Imagine living to see the birth of motion pictures, the invention of the automobile and the airplane, computers and the world wide web. For Mbah Gotho, he doesn’t have to imagine it — he’s lived it. Gotho is reportedly the oldest person in the world and has just celebrated his 146th birthday. But could he really be that old, and if so, how did he achieve it?
Is it even possible for humans to live that long?
Celebrating your 146th birthday is unquestionably a celebration of every milestone that led you down the road to longevity. Yet, Gotho’s age begs the question: Is it even possible for humans to live that long? Well, clearly, they can. That is, if you believe Gotho is as old as he and his family claim he is. Ask Dr. Aubrey de Grey, a researcher on aging, and his answer would be an emphatic “Yes!” The doctor says he’s developed a roadmap to defeat biological aging. He’s also proposed that the first human beings who will live to 1,000 years old have already been born.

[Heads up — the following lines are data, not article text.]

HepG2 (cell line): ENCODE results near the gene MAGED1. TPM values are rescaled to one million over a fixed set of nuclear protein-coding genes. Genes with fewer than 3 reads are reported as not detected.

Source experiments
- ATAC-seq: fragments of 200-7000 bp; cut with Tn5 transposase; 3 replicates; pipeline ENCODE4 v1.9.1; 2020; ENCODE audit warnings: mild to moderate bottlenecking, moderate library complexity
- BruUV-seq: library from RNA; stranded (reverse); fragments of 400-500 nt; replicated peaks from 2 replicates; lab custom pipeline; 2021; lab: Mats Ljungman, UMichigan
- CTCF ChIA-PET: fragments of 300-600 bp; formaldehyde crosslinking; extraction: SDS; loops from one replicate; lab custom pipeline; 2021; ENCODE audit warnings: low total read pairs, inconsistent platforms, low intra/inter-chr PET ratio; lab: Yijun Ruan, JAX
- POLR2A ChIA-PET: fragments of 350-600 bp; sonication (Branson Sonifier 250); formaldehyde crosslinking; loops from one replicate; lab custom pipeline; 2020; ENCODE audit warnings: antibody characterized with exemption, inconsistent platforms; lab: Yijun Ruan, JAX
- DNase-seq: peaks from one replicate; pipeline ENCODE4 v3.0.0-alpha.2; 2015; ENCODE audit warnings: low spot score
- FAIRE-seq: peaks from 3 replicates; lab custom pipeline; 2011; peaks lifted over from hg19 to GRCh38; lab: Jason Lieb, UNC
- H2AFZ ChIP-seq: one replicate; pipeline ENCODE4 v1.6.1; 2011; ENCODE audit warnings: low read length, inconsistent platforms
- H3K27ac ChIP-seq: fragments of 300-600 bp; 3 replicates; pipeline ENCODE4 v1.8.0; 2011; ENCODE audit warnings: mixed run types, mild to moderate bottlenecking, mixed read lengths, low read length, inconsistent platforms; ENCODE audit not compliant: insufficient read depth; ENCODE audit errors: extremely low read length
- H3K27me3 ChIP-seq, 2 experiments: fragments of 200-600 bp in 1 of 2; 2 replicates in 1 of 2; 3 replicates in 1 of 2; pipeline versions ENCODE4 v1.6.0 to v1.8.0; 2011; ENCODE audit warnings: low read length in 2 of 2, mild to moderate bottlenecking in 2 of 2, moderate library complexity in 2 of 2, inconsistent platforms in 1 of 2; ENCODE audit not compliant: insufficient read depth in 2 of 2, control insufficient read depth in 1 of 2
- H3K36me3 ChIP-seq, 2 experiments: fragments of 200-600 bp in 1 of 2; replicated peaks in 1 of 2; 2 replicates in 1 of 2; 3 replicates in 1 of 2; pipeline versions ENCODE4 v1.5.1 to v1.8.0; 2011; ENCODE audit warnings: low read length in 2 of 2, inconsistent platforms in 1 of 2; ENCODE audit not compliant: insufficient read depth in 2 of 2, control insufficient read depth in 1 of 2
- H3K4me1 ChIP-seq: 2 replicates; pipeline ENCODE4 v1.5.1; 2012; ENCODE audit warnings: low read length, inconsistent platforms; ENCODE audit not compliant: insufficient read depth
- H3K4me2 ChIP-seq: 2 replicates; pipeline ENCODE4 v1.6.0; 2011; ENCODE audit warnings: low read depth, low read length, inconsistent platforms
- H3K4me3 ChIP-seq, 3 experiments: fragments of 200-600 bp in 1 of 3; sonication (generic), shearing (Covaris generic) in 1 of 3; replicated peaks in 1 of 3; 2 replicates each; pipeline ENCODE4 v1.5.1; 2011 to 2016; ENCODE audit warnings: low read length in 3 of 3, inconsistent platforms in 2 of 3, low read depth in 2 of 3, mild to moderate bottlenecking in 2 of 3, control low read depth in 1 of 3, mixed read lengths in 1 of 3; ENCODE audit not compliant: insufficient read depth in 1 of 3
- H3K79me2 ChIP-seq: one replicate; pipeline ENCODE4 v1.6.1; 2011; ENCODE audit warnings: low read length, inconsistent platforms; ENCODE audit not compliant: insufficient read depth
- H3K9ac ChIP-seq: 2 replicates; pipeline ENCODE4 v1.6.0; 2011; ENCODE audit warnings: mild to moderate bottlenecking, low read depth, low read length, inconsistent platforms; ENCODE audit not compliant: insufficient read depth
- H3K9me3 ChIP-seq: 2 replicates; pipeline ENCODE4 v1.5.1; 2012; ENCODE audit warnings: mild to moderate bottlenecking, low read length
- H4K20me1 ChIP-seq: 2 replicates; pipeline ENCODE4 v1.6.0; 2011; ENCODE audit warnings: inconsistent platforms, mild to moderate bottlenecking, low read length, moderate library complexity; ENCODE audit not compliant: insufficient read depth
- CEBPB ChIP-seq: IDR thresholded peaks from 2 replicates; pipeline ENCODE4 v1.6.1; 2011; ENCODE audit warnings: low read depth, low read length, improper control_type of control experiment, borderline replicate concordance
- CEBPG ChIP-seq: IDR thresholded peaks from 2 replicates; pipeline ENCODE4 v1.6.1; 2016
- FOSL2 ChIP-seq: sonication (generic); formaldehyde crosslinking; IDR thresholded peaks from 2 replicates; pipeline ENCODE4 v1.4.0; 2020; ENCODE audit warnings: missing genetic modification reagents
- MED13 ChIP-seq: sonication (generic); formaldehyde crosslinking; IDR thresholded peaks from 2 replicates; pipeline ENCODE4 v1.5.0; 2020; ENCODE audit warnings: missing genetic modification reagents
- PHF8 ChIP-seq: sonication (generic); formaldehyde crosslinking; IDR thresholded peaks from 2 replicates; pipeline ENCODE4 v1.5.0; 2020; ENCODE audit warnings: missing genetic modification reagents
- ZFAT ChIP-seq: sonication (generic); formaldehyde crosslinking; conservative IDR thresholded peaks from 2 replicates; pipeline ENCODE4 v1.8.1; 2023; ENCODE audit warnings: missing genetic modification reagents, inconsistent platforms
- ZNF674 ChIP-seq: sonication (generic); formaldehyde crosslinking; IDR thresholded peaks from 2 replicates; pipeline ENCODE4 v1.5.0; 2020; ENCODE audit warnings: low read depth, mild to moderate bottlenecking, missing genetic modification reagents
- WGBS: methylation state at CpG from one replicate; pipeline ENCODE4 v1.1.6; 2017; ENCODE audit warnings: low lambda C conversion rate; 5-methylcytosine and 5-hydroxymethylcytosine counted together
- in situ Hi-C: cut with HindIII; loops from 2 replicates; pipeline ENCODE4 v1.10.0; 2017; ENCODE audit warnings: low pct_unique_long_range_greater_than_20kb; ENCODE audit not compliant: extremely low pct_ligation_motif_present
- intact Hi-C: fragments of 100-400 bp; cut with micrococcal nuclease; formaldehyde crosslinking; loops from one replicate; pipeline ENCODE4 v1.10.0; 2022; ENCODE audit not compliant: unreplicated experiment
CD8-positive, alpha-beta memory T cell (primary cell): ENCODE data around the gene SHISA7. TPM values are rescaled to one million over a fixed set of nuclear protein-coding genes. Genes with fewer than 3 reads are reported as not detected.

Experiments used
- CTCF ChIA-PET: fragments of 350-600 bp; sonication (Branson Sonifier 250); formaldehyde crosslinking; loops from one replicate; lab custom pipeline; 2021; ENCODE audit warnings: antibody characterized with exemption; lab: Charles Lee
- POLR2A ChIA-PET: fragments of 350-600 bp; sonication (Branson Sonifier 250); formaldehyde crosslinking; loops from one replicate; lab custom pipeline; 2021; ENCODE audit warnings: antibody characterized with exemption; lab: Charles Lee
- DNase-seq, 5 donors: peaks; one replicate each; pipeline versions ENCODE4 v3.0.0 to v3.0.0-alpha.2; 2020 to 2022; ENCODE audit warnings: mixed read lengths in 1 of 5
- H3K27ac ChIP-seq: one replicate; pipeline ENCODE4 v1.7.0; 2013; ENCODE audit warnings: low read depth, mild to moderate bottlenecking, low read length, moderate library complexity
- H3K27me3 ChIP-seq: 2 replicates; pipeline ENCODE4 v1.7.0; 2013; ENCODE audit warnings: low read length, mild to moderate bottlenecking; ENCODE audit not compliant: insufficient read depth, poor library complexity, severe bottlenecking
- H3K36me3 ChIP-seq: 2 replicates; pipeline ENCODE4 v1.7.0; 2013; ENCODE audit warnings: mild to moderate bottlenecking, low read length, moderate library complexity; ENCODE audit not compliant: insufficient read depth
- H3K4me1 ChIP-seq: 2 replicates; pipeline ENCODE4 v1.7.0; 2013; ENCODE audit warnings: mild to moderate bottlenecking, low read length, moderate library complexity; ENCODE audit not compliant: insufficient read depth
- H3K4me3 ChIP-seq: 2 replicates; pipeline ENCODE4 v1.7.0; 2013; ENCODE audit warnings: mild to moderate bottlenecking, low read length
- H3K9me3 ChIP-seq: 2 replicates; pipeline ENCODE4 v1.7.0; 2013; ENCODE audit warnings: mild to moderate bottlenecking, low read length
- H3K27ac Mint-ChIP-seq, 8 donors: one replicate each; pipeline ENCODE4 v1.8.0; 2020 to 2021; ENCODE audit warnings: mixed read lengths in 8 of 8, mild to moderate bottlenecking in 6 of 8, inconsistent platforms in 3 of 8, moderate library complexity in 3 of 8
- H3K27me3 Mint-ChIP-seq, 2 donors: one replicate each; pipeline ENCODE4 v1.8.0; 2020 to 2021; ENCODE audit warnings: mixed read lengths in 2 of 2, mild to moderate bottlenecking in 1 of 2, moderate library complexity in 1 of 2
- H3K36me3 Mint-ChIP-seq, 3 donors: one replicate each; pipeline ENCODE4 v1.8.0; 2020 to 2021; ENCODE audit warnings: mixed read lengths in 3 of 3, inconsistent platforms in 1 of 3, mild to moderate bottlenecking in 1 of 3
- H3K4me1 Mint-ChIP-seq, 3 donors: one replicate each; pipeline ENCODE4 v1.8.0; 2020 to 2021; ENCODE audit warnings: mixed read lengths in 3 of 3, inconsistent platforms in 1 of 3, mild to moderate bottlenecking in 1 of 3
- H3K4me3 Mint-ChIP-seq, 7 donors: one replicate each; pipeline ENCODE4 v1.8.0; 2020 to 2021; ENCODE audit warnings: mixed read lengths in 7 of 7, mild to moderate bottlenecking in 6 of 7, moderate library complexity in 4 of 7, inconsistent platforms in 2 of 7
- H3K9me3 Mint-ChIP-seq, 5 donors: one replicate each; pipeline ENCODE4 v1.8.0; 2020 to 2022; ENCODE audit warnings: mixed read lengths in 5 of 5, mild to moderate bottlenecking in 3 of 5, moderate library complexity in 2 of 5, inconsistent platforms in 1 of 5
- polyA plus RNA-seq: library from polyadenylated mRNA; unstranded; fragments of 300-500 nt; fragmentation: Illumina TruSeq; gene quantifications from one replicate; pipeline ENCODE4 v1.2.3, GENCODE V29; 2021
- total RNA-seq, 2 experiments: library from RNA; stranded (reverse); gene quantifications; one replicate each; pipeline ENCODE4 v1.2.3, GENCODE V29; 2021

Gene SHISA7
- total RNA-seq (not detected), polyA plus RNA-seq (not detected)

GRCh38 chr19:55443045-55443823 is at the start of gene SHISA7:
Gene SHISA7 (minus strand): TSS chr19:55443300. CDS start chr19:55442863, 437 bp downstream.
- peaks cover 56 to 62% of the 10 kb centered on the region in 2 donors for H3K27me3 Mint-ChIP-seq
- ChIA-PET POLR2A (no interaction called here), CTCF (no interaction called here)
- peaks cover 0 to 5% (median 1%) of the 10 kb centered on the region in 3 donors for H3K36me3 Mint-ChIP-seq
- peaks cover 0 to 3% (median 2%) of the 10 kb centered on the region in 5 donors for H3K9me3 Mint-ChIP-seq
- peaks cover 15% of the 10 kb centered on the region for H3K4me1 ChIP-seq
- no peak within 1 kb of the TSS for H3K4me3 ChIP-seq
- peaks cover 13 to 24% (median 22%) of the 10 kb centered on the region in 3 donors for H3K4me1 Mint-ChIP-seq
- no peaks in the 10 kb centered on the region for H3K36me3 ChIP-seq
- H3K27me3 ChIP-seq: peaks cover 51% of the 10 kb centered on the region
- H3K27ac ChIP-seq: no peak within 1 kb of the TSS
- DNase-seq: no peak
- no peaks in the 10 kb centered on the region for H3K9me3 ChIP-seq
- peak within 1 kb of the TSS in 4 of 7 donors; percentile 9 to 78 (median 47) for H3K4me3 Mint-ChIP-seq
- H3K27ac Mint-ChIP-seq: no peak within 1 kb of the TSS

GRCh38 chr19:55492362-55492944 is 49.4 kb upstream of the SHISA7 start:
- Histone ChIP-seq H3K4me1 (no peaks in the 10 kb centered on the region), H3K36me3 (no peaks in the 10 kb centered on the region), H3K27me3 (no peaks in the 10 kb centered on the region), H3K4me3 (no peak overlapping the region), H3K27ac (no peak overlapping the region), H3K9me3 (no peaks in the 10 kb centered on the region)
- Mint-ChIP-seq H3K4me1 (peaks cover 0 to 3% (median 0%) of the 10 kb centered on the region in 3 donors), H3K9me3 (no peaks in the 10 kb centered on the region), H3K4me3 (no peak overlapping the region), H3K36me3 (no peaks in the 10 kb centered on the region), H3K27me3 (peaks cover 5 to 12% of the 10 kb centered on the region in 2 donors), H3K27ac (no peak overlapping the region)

However, a 2016 study published in Nature says otherwise. Human life expectancy has increased greatly since the nineteenth century — through genetic or pharmaceutical intervention. Still, researchers say that humans most likely won’t live past the age of 125 years, even with medical advancements. After analyzing global demographic data, they found that the survival rate declined after age 100. They also say that the age at death has not increased since the 1990s.
Other research points towards certain genes that, when switched off, could potentially extend human life by decades. A study from the Buck Institute for Research on Ageing and the University of Washington has identified 238 genes. By silencing these genes, researchers could increase the lifespan of yeast cells. Many of these same genes are also present in humans. That means by “turning them off,” we could dramatically increase our longevity.